lcd_line_three();   
      lcd_write_string(PSTR("Ticks/REV: "));    
      lcd_write_int16(revTick); 
      lcd_write_data(0xdf);
      lcd_line_four();
      lcd_write_string(PSTR("COUNT: "));
      lcd_write_int16(count);

Nothing is being touched.

Ralph

January 24, 2011
by hevans
(NerdKits Staff)

hevans's Avatar

Hi Huzbum and Rick,

I think the reason your interrupts are not firing is due to an error in the setup routine. Up on line 28 of Huzbums code you meant to set the ICIE1 bit of the TIMSK1 register. This means you want to set bit 5, and your current code is setting bit 4 (remember the bit numbers are zero indexed). I would suggest changing that line to set the registers the way we usually do:

TIMSK1 = (1<<ICIE1) | (1<<TOIE1);     // (00100001) Input capture and overflow interrupt enabled

This is more readable, and slightly better from a code design standpoint.

Another point I would like to make here is that using a pin change interrupt would probably work just fine in this case. You would have to think about the denouncing yourself, but you would trade away the added complexity of using the same pin as the programming switch.

Let me know if that does the trick.

Humberto

January 24, 2011
by Ralphxyz
Ralphxyz's Avatar

Thanks Humberto, I made your change but still getting the same results.

Ralph

January 24, 2011
by Ralphxyz
Ralphxyz's Avatar

I have made further changes and I get the "count" variable I added to increment with button push and from the pulse from my code pulsing PB4!!

I have a button on PB0 to Vcc (+).

When I push the button I increment count. But not RPM or revTick!!

Here is the change to the latest program:

void setupTimer() 
{  // setup timer
   TCCR1A = 0;      // normal mode
   //TCCR1B = 68;     // (01000100) Rising edge trigger, Timer = CPU Clock/256 -or- 14745600/256 -or- 57.6KHz 
   TCCR1B|=(1<<ICES1);  ////First capture on rising edge
   TCCR1C = 0;      // normal mode
   //TIMSK1 = 17;     // (00010001) Input capture and overflow interupts enabled
    TIMSK1 = (1<<ICIE1) | (1<<TOIE1); // (00100001) Input capture and overflow interrupt enabled
   TCNT1 = 0;       // start from 0
}

This with my prior code change for the LCD.

Here that code is again:

 lcd_home();    
  lcd_home();   
    lcd_write_string(PSTR("ADC: "));
    lcd_write_int16(last_sample);
    lcd_write_string(PSTR(" of 1024   ")); 
  lcd_line_two();
  lcd_write_string(PSTR("     RPM: "));     
  lcd_write_int16(RPM);     
  lcd_line_three();   
  lcd_write_string(PSTR("Ticks/REV: "));    
  lcd_write_int16(revTick); 
  lcd_write_data(0xdf);
  lcd_line_four();
  lcd_write_string(PSTR("COUNT: "));
  lcd_write_int16(count);

So I have the TIMER1_CAPT_vect interrupt capturing the count!!

Here is that code again:

ISR(TIMER1_CAPT_vect)  // PULSE DETECTED!  (interrupt automatically triggered, not called by main program)
{
   revTick = ICR1;      // save duration of last revolution
   TCNT1 = 0;       // restart timer for next revolution
   count++;
}

Now I am looking at RPM and revTick but at least we know the interupt is working!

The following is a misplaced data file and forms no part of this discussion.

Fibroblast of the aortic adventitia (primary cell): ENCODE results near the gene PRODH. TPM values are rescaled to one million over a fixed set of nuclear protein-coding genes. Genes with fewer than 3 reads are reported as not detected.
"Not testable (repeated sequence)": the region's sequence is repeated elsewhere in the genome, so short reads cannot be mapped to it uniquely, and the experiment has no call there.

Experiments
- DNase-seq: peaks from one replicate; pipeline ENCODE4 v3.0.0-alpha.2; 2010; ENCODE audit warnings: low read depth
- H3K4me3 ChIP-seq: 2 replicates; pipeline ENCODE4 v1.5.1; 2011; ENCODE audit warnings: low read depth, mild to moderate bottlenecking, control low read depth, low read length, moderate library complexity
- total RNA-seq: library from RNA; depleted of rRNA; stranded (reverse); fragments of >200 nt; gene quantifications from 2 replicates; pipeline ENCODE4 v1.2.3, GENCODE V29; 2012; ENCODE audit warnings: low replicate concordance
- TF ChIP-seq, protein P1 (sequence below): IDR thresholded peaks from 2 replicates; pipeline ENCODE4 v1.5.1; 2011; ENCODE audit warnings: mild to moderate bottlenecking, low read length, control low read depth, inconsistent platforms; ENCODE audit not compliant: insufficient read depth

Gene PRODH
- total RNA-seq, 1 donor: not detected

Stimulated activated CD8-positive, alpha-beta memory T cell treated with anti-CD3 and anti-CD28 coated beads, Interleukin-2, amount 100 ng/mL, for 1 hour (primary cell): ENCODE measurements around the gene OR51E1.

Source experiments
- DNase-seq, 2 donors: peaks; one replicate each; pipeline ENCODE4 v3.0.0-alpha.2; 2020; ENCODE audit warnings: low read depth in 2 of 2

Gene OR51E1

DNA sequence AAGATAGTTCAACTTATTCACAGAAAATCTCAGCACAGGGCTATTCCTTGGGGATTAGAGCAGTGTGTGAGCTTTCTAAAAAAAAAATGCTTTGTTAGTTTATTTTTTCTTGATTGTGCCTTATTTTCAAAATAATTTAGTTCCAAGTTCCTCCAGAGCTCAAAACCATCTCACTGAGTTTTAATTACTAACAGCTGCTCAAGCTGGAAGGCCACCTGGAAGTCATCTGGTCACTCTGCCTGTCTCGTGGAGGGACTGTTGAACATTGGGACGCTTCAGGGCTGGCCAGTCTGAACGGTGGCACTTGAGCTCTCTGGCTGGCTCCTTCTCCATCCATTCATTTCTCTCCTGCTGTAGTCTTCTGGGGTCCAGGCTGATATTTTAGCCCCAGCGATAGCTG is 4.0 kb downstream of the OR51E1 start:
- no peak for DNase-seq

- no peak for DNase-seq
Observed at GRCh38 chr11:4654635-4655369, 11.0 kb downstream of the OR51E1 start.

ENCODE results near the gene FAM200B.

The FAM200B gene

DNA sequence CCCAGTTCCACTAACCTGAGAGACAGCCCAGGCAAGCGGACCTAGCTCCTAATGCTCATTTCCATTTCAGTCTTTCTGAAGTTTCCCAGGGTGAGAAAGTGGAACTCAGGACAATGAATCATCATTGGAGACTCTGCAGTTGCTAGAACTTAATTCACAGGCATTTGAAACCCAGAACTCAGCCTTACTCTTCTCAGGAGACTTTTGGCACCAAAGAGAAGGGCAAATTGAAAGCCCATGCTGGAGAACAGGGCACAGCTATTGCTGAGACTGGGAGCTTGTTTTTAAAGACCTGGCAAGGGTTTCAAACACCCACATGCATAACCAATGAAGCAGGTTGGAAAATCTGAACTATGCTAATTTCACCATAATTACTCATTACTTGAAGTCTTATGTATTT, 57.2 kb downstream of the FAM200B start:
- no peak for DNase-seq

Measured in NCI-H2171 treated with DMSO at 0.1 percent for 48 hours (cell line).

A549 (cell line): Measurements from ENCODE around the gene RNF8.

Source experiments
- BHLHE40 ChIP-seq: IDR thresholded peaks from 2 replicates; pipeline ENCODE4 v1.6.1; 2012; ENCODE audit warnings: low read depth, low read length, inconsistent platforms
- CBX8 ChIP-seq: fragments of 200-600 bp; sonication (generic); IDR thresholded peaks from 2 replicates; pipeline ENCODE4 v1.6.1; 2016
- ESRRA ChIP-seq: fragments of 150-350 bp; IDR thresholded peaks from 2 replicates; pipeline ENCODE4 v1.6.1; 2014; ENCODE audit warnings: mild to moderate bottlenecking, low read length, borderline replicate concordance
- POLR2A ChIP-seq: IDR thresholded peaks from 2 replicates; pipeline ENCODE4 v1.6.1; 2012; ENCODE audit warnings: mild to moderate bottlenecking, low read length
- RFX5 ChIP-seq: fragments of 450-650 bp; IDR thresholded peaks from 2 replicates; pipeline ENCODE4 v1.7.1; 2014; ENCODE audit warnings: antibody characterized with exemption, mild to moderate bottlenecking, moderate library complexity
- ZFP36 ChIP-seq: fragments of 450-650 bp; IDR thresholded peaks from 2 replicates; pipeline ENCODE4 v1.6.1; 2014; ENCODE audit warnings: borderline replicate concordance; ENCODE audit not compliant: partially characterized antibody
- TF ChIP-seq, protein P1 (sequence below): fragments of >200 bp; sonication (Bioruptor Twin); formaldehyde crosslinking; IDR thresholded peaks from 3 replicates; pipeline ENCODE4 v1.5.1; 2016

Ralph

January 25, 2011
by hevans
(NerdKits Staff)

hevans's Avatar

Hi Ralph,

It looks like you are no longer setting any of the clock bits on the TCCR1B register. huzbum's code was setting the clock prescaler to 256, you don't necessarily have to do the same thing, but you need to set one of the bits to something to turn the Timer/Counter module on. See the chart on page 134 of the datasheet.

Humberto

January 25, 2011
by Ralphxyz
Ralphxyz's Avatar

I was primarily just trying to get some acknowledgement that the ISR was being called.

Thanks, now that I know the pulse is being detected I'll re-implement huzbum's code.

Ralph

January 27, 2011
by huzbum
huzbum's Avatar

Sorry for my slow update, but I finally have working code. ICP1 works fine without interfering with the boot-loader or programming function. I have PC4 delivering a 120RPM (2hz) test pulse jumpered directly to ICP1.

I'm still working on my high voltage signal pickup. I attempted to hook in to the tach signal on the distributor of my 89 f-150 and it was bad news... DO NOT rustle around in 20 year old wiring unless you intend to replace it. Spent all day getting fuel and spark back.

So, here's my working code for all to use:

// tach.c
// for NerdKits with ATmega168
// nhusby@gmail.com

#define F_CPU 14745600
#define ICP PINB0

// PIN DEFINITIONS:
//
// ICP1 - (pin 14) Ignition pulse input capture

#include <stdio.h>
#include <math.h>
#include <avr/io.h>
#include <avr/interrupt.h>
#include <avr/pgmspace.h>
#include <inttypes.h>
#include "../libnerdkits/delay.h"
#include "../libnerdkits/lcd.h"

volatile uint16_t revTick;      // Ticks per revolution
volatile uint16_t revCtr;

void setupTimer() 
{           // setup timer
   TCCR1A = 0;      // normal mode
   TCCR1B = 68;     // (01000100) Rising edge trigger, Timer = CPU Clock/256 -or- 14745600/256 -or- 57.6KHz 
   TCCR1C = 0;      // normal mode
   TIMSK1 = 33;     // (00100001) Input capture and overflow interupts enabled

   TCNT1 = 0;       // start from 0
}

ISR(TIMER1_CAPT_vect)  // PULSE DETECTED!  (interrupt automatically triggered, not called by main program)
{